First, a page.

You Can’t Talk About ThatAaron Propp - 1B Electrical
Posted on: March 25, 2017
I probably, by any rules of the modern left, can’t talk about this. But I will anyways. I’m talking about free speech. As in the right to say almost anything you want, except for hate speech, regardless of any safe spaces on university campuses. This issue has risen to prominence recently with Professor Jordan Peterson speaking at McMaster University and the University of Western Ontario recently and the protests that have arisen. However, this has been a longstanding issue with the American campus tours of both Ben Shapiro and Milo Yiannopoulos.
Jordan Peterson has been an outspoken critic of Bill C-16, which he claims would make it a crime for people to address anyone beyond their preferred set of pronouns, including gender-less pronouns. He argues that this is effectively one step closer to 1984, where speech is completely regulated by the government. In this case, the Canadian government is regulating what pronouns one can use or not use when addressing someone, effectively taking away someone’s freedom of speech.
Jordan Peterson’s participation in a debate about free speech and political correctness at McMaster University was met with protests ultimately shutting down what he said. What’s more important to look at is how the protest went down. Jordan Peterson was shut down as the debate was stormed by protestors with cowbells and airhorns. Eventually, Peterson went outside to speak on a bench until he was forced to leave there as well. While speaking on the bench, a protestor blew an airhorn near Peterson’s ear and another threw glitter at him.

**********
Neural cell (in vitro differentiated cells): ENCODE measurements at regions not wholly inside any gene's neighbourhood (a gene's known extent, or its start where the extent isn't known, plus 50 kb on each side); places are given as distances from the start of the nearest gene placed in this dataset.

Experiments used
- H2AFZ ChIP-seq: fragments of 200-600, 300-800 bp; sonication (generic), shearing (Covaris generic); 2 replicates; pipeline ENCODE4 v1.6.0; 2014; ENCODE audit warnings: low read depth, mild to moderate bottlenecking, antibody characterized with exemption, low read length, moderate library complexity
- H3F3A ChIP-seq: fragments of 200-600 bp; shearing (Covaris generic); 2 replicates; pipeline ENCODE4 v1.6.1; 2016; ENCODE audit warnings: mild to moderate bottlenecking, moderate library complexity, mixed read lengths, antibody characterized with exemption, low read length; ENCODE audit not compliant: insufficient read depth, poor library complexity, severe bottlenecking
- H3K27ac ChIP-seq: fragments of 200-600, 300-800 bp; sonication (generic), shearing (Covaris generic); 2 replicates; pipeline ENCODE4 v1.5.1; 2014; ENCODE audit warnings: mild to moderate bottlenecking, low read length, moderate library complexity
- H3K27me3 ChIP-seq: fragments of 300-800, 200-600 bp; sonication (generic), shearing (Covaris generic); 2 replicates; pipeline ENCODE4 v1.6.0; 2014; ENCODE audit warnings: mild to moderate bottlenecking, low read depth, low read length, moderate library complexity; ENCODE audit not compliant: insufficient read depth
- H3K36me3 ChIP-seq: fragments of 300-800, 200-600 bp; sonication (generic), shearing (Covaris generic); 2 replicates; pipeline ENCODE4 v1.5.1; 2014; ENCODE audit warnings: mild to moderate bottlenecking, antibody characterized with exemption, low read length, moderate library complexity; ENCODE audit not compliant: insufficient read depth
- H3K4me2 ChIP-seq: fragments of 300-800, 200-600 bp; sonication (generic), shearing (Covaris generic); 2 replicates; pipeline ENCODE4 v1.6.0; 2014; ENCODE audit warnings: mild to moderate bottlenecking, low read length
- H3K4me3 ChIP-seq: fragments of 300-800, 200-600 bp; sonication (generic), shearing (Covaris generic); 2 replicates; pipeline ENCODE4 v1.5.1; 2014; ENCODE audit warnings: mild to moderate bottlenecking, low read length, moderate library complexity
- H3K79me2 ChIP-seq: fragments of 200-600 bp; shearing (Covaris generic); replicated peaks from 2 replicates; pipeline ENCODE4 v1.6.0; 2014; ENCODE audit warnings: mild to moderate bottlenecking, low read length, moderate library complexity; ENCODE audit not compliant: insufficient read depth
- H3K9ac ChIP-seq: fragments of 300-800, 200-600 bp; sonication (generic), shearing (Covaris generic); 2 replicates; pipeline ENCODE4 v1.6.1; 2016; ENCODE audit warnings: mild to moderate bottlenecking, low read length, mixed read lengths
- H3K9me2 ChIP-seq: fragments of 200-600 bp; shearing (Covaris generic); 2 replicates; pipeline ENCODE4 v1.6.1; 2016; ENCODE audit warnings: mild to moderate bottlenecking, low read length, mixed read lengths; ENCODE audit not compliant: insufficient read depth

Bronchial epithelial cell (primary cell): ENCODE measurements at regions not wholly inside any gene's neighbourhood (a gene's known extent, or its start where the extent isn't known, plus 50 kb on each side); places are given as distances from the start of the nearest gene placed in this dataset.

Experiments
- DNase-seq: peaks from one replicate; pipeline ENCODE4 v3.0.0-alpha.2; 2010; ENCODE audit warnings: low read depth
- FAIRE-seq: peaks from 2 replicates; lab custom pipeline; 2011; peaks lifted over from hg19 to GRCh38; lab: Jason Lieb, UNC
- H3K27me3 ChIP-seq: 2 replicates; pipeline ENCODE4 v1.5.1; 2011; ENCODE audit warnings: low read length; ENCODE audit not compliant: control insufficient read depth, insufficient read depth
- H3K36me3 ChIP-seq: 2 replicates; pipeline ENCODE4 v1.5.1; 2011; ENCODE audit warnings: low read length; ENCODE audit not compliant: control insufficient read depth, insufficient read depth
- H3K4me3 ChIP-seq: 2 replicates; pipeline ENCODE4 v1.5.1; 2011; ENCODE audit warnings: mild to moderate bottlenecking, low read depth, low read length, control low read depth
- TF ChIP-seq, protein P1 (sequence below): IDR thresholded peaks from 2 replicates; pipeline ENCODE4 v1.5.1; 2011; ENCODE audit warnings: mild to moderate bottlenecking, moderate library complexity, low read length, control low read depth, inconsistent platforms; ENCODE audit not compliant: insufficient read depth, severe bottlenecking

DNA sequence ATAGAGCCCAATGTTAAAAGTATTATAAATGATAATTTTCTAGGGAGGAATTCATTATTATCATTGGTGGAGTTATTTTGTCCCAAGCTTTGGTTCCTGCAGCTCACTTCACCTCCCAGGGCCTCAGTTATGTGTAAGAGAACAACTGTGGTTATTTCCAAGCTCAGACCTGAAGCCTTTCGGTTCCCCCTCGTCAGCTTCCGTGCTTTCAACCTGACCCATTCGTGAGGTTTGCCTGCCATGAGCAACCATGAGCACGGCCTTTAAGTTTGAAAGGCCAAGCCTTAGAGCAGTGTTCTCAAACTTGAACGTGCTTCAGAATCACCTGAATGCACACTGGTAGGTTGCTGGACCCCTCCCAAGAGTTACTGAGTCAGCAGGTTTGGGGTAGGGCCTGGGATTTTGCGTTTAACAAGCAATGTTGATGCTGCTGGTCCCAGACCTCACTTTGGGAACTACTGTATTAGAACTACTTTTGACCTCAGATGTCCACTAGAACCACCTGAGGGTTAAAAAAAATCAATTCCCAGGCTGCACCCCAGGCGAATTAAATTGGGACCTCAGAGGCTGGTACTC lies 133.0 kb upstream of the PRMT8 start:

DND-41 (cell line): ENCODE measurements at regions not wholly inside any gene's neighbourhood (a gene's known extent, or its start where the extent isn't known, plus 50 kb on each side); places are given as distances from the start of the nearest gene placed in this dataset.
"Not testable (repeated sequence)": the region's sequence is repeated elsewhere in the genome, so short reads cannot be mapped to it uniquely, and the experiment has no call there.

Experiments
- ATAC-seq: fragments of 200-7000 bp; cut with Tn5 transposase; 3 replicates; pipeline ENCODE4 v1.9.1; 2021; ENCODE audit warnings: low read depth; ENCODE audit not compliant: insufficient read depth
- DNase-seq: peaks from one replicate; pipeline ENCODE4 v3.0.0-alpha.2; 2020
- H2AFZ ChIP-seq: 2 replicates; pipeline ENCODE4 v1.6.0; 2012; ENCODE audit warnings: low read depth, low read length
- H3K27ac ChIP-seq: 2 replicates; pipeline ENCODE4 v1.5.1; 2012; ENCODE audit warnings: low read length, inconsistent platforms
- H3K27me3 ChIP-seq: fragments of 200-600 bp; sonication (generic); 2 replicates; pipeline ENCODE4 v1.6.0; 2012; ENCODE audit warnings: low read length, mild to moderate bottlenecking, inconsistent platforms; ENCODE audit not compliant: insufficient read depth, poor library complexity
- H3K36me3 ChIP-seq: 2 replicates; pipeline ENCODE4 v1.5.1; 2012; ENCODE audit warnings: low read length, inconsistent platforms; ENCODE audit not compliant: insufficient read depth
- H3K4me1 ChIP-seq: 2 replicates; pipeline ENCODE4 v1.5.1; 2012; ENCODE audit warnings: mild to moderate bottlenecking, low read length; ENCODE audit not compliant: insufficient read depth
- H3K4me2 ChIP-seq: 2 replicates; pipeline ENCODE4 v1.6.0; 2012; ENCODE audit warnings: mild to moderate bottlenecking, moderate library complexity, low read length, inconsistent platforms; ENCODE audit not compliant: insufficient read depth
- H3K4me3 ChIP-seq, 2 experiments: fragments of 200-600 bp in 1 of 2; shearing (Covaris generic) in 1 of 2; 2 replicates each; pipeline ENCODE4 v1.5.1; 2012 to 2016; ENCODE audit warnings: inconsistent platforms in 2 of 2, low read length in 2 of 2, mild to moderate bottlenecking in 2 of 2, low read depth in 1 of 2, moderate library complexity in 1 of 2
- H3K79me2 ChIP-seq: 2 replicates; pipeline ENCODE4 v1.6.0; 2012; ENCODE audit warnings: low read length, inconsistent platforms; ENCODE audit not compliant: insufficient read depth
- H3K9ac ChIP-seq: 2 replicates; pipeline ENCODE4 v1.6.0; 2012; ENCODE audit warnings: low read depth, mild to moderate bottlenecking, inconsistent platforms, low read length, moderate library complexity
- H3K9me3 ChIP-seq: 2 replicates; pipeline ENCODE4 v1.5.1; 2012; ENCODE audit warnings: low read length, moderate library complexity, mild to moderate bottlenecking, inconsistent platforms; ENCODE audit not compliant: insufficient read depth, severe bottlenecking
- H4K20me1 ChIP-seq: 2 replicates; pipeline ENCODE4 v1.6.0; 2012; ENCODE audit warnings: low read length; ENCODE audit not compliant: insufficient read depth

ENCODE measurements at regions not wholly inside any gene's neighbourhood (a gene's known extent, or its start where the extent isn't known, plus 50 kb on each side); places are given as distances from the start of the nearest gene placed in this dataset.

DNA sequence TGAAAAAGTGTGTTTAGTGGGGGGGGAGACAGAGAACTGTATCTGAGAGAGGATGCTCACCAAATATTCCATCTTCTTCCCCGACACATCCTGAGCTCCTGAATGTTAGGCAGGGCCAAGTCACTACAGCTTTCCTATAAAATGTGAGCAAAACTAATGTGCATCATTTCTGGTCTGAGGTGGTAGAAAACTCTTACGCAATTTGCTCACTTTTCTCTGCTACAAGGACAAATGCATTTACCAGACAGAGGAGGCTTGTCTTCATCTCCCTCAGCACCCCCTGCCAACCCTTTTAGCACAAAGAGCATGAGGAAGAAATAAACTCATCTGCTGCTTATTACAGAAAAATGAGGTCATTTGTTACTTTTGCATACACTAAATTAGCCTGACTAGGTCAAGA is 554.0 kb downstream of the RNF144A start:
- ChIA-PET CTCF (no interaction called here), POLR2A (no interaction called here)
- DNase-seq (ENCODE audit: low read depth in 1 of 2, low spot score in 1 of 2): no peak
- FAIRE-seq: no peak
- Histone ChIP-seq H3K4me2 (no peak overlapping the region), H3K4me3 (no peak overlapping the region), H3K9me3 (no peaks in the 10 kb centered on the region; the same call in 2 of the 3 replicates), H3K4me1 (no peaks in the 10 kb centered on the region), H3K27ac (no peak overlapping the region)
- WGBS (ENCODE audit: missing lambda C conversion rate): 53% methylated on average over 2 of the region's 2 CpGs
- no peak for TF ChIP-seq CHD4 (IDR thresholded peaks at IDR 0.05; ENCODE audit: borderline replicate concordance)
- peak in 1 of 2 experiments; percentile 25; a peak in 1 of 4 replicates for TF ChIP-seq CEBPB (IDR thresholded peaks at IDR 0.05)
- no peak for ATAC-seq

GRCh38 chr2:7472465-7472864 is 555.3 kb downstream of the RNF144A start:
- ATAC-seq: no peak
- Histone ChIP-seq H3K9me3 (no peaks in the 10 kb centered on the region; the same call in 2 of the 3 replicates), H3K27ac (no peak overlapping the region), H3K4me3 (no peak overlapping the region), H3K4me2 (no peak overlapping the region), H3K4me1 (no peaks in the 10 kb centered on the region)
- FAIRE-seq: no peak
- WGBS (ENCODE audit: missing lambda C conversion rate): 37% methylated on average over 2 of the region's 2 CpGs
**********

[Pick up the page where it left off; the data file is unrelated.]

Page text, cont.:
This protest shows the current trend towards less and less academic freedom, especially with opinions that dissent from the progressive left. While the actions taken against Peterson towards the end should not happen in any peaceful protest, the actions in the debate hall more impinged on academic freedom and were effectively a heckler’s veto, where the one who makes the most noise wins.
Peterson later spoke at the University of Western Ontario where he was welcomed warmly. The only interruption to his speech was bursts of applause from the sold-out crowd, a sharp contrast to being chased out by an angry mob at McMaster just the day before.
A more extreme example of this is Milo Yiannopoulos’ talk at UC Berkeley that happened in February. Milo Yiannopoulos has fallen into disrepute recently with his comments about pedophilia contributing to the development of young gay men. His talk at UC Berkeley was violently protested by black-clad protestors, who threw fireworks and rocks at police, attacked to College Republicans in the middle of an interview. Some threw Molotov cocktails at buildings on campus and smashed windows on campus.
“While Yiannopoulos’ views, tactics, and rhetoric are profoundly contrary to our own, we are bound by the Constitution, the law, our values and the campus’s Principles of Community to enable free expression across the full spectrum of opinion and perspective,” UC Berkeley said in a statement. I think that this is the sentiment that must be adopted. Regardless of whether the views of the speaker are politically correct or not, they have the right to say their piece without fear of violent protest.